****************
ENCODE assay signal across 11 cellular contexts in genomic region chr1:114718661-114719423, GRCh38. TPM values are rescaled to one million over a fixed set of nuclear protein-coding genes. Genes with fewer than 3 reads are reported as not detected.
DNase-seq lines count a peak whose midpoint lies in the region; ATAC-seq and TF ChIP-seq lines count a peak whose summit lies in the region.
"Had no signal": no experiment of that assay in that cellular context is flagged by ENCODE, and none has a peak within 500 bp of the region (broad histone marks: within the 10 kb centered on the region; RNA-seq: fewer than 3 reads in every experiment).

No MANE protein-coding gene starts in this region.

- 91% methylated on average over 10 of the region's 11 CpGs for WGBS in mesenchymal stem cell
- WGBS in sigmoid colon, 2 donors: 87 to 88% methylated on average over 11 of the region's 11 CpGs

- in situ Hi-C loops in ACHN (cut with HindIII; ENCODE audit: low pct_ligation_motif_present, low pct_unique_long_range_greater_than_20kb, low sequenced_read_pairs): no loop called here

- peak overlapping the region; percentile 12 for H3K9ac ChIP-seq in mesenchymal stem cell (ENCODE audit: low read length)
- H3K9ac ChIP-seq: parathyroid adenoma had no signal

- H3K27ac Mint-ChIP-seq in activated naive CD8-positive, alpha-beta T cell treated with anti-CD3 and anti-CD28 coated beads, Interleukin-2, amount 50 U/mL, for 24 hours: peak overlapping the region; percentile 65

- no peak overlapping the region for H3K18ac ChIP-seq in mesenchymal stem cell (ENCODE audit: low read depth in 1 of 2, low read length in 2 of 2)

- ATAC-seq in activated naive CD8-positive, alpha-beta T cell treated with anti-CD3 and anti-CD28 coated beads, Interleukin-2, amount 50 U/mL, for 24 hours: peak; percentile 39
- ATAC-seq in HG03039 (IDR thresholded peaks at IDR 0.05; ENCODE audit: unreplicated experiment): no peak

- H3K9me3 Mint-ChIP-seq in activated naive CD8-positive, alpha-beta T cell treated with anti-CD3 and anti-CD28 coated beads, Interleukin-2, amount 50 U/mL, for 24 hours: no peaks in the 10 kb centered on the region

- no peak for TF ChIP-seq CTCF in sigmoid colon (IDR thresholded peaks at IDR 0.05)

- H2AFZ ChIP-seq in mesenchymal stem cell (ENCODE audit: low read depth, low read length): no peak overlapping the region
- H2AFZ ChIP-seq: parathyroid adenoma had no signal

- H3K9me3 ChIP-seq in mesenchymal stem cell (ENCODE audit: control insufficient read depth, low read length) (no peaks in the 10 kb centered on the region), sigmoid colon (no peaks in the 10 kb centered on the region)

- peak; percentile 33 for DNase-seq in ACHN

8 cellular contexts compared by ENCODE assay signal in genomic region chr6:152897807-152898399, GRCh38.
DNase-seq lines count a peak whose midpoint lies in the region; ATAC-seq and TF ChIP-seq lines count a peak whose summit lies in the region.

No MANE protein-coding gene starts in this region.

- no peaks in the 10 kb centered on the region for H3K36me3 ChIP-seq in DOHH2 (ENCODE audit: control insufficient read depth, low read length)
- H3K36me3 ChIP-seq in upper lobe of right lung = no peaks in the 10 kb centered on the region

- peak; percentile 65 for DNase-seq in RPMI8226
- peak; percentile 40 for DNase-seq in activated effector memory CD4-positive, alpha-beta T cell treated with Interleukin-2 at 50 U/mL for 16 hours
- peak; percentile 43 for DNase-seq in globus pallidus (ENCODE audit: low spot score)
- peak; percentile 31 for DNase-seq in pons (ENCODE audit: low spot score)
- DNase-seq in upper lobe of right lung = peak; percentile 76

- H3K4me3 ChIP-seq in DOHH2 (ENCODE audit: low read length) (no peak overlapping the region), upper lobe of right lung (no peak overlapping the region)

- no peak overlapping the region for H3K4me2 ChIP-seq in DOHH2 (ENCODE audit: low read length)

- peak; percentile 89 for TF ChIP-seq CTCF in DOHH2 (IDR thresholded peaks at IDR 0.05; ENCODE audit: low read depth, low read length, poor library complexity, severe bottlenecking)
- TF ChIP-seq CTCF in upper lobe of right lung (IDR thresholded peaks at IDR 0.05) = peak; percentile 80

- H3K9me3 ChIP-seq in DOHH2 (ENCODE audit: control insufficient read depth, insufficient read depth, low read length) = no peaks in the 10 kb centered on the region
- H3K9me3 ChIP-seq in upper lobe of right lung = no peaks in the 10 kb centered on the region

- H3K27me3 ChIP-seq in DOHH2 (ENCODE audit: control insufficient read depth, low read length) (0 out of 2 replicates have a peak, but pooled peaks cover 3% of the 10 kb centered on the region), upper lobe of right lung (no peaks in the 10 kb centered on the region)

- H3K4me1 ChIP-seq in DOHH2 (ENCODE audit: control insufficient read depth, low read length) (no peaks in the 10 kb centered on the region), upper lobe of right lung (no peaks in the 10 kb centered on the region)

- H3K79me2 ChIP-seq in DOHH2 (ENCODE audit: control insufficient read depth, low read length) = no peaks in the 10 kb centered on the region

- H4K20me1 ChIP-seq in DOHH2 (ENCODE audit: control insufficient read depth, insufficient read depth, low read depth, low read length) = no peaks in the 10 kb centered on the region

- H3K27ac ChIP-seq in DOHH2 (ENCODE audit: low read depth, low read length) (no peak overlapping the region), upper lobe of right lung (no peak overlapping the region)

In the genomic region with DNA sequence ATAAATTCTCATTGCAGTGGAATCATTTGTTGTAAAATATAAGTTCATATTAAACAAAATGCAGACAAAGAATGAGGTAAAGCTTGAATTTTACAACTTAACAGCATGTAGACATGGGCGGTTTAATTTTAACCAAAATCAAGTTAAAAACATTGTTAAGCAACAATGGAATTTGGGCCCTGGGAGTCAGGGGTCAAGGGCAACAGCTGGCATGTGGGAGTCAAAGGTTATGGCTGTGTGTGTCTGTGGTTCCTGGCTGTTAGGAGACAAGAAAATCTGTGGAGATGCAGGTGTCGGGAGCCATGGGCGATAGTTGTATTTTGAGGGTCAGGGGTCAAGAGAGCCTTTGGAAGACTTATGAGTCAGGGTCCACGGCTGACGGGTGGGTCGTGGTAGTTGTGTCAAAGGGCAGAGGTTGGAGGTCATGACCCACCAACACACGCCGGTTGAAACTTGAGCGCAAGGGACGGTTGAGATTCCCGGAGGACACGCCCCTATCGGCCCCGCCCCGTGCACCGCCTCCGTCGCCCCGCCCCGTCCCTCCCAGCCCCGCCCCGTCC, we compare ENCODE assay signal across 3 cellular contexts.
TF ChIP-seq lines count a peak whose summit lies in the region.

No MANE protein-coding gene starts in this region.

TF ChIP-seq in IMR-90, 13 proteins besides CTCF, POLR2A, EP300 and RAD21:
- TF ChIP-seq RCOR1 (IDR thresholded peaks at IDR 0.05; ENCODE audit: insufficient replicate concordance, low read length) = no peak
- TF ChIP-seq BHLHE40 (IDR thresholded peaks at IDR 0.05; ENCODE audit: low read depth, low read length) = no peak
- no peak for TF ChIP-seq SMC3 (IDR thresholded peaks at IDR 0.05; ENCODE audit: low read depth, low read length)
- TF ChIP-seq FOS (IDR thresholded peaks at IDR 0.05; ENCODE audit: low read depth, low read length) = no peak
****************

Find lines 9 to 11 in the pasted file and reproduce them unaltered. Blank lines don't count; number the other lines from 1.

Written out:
- H3K9ac ChIP-seq: parathyroid adenoma had no signal

- H3K27ac Mint-ChIP-seq in activated naive CD8-positive, alpha-beta T cell treated with anti-CD3 and anti-CD28 coated beads, Interleukin-2, amount 50 U/mL, for 24 hours: peak overlapping the region; percentile 65

- no peak overlapping the region for H3K18ac ChIP-seq in mesenchymal stem cell (ENCODE audit: low read depth in 1 of 2, low read length in 2 of 2)